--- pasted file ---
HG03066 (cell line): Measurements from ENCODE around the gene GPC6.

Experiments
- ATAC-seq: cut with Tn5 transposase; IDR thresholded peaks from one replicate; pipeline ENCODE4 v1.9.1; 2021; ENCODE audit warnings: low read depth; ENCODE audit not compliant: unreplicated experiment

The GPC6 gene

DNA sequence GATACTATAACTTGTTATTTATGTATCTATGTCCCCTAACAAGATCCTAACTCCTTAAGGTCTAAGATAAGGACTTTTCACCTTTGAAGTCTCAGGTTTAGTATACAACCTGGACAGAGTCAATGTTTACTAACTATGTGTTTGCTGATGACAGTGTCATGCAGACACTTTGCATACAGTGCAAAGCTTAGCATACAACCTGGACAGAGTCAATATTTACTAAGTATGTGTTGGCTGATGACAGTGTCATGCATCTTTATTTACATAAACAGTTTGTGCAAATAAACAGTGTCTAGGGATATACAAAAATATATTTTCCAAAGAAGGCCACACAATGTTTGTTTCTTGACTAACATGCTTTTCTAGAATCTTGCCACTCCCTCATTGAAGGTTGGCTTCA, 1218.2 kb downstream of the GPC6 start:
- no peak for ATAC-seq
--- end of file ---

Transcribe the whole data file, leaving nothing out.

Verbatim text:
HG03066 (cell line): Measurements from ENCODE around the gene GPC6.

Experiments
- ATAC-seq: cut with Tn5 transposase; IDR thresholded peaks from one replicate; pipeline ENCODE4 v1.9.1; 2021; ENCODE audit warnings: low read depth; ENCODE audit not compliant: unreplicated experiment

The GPC6 gene

DNA sequence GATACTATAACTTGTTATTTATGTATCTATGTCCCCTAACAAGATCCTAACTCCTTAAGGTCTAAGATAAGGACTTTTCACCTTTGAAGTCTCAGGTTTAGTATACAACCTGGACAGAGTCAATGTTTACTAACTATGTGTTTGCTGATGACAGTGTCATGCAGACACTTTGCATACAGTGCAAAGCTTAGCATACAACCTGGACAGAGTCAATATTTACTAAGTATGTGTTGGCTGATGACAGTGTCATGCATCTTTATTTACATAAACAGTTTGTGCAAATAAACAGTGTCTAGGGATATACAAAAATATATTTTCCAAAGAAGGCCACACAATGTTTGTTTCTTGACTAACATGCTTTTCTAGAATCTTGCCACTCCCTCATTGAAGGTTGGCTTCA, 1218.2 kb downstream of the GPC6 start:
- no peak for ATAC-seq